There is a way of perceiving that leads to cynicism and divisiveness, a closing off of possibility; and there is a way that leads to higher faith and love.
- Cynthia Bourgeault
We’re in Michigan on our favorite lake. Higgins calls to us, each summer, and has for twenty years. We dipped baby Logan’s feet in the cool, clear waters before he learned to toddle over the sand.
Five sons learned to swim head-under in the shallows. Grant lost his two front teeth when a wayward beach ball hit pearly whites that were dangling by threads in his sunny smile. The lake holds memories, sweet and dear and deep, beautiful as the water’s sparkling shades of blue.
Today we’re in the boat and Isaiah has decided to tube by himself. We buckle his pass-down life vest. Inflate the rubber tube. Skim over to a shallow place where the water is turquoise. Zay jumps from the back of the boat and lands on tube with a thwump! He looks back over his shoulder and his grin says I’m big enough. I’m big enough now.
Logan leans down and pushes on the tube. The rope stretches to allow Zay a safe distance from the boat. The tube drifts far and all is well.
Until Lonny starts the motor.
Suddenly Zay is frightened. What seemed fun and safe and adventurous now seems threatening. I’m at the back of the boat, and Isaiah is too far out for me to see the fear in his eyes. But his summer-brown face scrunches and his body is taught as he kneels on the rubber ring. His mouth is opening and closing, and I know he’s crying.
Lonny cuts the motor and then we can hear the sobs.
“I don’t want to do this,” he says. “I don’t want to do this alone.”
I know that Isaiah has looked forward to this time, this place, for many months.
“I’ll go with you,” I shout. I buckle my own vest. Jump in. Swim to where the tube bobs over the blue. And when I reach him, when he lies tummy-down and I’m on the tube beside him, see tears falling free.
“It’s okay, Zay,” I say. “I’ll keep you safe. You’re not alone.”
I slip an arm around my small son. He smiles. His hands curl over the handle, and my hands curl over his. I nod and Lonny starts the motor.
And as we skim along, I’m overwhelmed with tenderness for my son. I understand being worried and afraid. Uncertain and alone. Out of my comfort zone. When suddenly the water seems threatening and cold and safe comfort seems far.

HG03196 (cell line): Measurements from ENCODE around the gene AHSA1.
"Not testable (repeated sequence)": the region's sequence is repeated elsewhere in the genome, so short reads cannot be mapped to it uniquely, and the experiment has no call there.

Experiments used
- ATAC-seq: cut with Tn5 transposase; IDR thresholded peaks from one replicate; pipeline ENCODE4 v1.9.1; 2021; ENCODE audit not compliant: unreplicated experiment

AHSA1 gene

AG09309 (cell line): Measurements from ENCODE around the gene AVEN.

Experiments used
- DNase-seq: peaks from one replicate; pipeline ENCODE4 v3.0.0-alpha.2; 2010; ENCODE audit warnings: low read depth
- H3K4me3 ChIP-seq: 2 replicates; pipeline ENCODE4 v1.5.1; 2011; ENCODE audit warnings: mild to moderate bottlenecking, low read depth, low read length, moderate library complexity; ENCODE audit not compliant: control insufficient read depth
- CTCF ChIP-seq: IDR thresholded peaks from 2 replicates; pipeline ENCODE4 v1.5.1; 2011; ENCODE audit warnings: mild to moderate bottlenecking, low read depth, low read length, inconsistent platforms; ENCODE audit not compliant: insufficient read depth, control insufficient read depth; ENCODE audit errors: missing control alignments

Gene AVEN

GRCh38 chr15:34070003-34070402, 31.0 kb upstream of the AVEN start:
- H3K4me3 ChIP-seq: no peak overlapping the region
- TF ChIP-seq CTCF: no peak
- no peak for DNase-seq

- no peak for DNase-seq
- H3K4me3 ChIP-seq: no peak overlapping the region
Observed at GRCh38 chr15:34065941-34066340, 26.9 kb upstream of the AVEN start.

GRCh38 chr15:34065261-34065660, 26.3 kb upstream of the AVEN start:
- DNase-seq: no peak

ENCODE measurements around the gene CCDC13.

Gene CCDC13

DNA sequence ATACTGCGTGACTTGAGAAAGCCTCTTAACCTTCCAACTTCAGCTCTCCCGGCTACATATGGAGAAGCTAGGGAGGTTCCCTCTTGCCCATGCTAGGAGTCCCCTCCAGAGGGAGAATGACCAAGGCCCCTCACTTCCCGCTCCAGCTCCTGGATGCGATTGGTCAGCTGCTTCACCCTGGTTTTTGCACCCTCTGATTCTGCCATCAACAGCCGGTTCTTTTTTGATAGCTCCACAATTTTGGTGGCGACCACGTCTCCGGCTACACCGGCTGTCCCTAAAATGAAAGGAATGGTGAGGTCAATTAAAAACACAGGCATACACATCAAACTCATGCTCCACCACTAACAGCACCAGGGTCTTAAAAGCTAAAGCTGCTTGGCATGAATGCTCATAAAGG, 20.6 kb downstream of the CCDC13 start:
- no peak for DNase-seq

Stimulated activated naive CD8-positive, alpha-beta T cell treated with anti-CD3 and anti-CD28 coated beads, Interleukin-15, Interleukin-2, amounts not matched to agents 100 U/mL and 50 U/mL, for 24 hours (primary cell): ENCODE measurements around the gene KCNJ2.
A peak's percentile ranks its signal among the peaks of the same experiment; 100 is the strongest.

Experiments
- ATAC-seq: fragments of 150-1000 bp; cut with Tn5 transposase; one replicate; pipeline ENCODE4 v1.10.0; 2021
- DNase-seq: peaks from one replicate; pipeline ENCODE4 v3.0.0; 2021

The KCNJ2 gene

It’s then that I call on the Lord.
Father, come hold me. Put your arms around me. Let me feel your presence. Take care of me, Father. Chase away the fear.
And He does. Speaking through His Word. Gathering the frayed edges of a worry-worn heart. Bringing peace to the tumult and renewed faith to the fear. This relationship with Him creates a love-bond that holds me. He leads me beside still waters. I’m wrapped in the grace of His arms.
We tube along. Slow enough to witness the beauty around us. Fast enough to make a small boy smile. I can feel Isaiah’s body relax beside mine. And suddenly he’s laughing. His summer-blond hair pushes back. Worries carry on the breeze. The sun glints of the water, but it’s not as bright as my child’s joy.
We’ve found his quiet calm.
He’s safe in loving arms.
Father, thank you for holding me in your loving arms. Amen.
Shawnelle Eliasen and her husband Lonny have been married for twenty-five years. They have five sons and raise their bevy of boys in an old Victorian near the Illinois banks of the Mississippi River. Their sons, Logan, Grant, Samuel, Gabriel, and Isaiah, range in age from twenty-one to six with Shawnelle home teaching the youngest three.
Shawnelle has been writing for six years, contributing regularly to Guideposts magazine, Daily Guideposts devotional and other inspirational publications. She would say that life with her men moves faithfully, on fast forward. But it’s her heart’s desire, her passionate prayer, to see God’s goodness and glory in the fullness of her days. She longs to see Him in the unexpected moments, unexpected places, changing the ordinary to extraordinary and bringing quiet, sustaining grace.